Since the 1960 Olympics, Squaw Valley, Calif., has been known as a major ski resort. Its dimensions - 2,850 vertical feet, 4,000 acres of skiing, 26 chairlifts, a tram and a gondola - support the label, but Squaw Valley has never had sufficient overnight accommodations within walking distance of lifts.

The Resort at Squaw Creek, which opened Dec. 20, seeks to change that with its 405 rooms and suites, which have been added to the 60 rooms and 300 condominium units that previously existed at the base of the mountain.

The new resort is about a half-mile from the main base lodge. A high-speed triple chairlift takes skiers to the top of Snow King Mountain (formerly Red Dog Peak) at 7,550 feet, from which they can ski to lifts, trails and base facilities.

The Squaw Creek resort consists of two buildings, a nine-story hotel and a shorter structure with restaurants, retail shops, fitness center and conference rooms. In addition to skiing, Squaw Creek, on Lake Tahoe, offers skating and cross-country skiing in winter.

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Tourists may now visit four cities in the Soviet Union that had been closed: Cherski (within the Arctic Circle), Yakutsk (on the Lena River), Vladivostok (the Soviet Union's main Pacific port) and Magadan (the point from which prisoners were sent to the gulags of the Soviet Far East).

Tours have been arranged by Baylis International Journeys, appointed by Intourist. A 12-day tour is planned on May 22, offering five itineraries and ranging in price from $1,950 to $2,550 from the West Coast. A 19-day trip is planned for Sept. 12. It will cost $3,785, including air fare from New York.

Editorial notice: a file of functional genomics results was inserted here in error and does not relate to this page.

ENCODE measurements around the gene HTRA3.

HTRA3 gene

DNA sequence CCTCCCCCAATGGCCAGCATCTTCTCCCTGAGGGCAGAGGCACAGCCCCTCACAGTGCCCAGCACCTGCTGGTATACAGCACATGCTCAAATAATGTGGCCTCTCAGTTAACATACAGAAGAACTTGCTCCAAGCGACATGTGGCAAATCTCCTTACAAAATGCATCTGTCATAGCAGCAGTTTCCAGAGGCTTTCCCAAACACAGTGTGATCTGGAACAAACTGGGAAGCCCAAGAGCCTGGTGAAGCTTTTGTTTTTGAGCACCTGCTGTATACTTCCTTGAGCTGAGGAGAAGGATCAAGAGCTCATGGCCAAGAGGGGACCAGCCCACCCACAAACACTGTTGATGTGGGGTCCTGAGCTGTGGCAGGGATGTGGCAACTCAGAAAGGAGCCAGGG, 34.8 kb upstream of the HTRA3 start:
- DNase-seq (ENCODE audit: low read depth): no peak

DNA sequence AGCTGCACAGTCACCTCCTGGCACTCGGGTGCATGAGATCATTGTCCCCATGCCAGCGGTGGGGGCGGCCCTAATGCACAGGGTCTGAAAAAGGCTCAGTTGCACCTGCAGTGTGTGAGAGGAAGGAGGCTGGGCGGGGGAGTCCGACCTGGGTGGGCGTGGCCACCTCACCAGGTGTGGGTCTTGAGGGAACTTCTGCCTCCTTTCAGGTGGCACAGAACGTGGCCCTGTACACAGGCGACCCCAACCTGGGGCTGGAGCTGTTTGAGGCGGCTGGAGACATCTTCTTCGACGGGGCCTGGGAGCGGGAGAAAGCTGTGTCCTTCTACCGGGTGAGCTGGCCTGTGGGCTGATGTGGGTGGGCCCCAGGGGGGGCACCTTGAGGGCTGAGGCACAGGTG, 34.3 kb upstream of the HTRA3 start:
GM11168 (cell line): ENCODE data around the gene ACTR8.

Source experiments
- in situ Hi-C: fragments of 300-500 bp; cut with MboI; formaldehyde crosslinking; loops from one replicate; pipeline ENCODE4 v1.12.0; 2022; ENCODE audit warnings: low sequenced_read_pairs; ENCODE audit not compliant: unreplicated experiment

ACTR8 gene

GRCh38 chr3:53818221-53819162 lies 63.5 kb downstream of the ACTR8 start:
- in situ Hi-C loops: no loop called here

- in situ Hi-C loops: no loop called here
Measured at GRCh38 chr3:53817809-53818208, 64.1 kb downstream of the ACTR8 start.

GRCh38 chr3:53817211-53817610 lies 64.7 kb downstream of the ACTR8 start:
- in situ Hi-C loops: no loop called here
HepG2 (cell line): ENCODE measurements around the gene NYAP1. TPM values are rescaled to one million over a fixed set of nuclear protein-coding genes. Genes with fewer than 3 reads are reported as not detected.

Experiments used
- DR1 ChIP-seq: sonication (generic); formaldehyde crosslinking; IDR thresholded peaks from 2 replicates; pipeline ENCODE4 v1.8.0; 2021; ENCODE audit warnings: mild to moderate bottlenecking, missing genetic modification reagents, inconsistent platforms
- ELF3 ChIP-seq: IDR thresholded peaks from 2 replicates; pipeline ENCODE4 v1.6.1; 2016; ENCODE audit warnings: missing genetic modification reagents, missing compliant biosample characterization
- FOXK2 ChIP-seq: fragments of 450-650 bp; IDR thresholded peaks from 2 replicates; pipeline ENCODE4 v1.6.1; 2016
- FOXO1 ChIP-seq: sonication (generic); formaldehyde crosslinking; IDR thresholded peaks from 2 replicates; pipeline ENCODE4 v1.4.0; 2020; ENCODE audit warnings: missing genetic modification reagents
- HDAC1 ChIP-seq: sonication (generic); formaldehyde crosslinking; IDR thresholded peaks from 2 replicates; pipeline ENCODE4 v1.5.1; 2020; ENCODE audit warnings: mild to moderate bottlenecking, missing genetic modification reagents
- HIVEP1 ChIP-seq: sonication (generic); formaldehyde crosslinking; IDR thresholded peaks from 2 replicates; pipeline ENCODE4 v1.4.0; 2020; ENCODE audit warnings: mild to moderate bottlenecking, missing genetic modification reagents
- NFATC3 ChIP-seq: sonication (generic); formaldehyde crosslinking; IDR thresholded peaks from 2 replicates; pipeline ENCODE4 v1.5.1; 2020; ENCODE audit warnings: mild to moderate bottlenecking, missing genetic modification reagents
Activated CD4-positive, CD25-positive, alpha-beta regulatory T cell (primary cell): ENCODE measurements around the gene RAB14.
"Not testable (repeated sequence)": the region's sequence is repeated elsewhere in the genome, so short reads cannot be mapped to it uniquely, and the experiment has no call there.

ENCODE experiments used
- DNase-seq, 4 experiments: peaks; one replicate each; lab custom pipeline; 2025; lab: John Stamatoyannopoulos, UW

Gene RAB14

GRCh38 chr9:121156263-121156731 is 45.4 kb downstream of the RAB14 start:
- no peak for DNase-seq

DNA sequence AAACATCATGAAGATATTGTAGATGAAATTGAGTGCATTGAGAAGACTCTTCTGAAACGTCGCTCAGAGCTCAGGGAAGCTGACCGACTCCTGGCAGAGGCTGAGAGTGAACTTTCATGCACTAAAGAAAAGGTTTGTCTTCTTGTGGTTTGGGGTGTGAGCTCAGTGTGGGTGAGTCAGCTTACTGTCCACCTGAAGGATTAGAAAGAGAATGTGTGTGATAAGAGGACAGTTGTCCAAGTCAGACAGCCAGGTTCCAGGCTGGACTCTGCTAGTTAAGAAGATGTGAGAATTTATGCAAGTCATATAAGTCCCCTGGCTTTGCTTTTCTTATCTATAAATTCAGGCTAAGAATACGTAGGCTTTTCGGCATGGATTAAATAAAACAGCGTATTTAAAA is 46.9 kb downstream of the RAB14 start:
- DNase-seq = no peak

Details: Baylis International Journeys, 2392 Telegraph Avenue, Berkeley, Calif. 94704; (415) 849-9572 or (800) 435-4334 outside California.

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This year, England celebrates the 500th anniversary of the birth of Henry VIII. Hampton Court Palace, west of London, is first to celebrate with its exhibit "Henry VIII - Images of a Tudor King" in the Renaissance Picture Gallery.

Tracing the evolution in images of Henry from accession in 1509 to his death 38 years later, the exhibit includes the only surviving portrait of him, a copy of one painted by Hans Holbein the Younger.

Admission to the exhibit is included in the entrance fee to Hampton Court Palace: $8, $5 for children. Hours: 9:30 a.m. to 4:30 p.m. daily; information, dialed locally, 977 8441.

Another exhibit, "Henry VIII at Greenwich," is planned May 1 to Aug. 31 at the National Maritime Museum in Greenwich on the site of the jousting field and armories Henry built at Greenwich Palace. He and daughters Mary and Elizabeth were born there.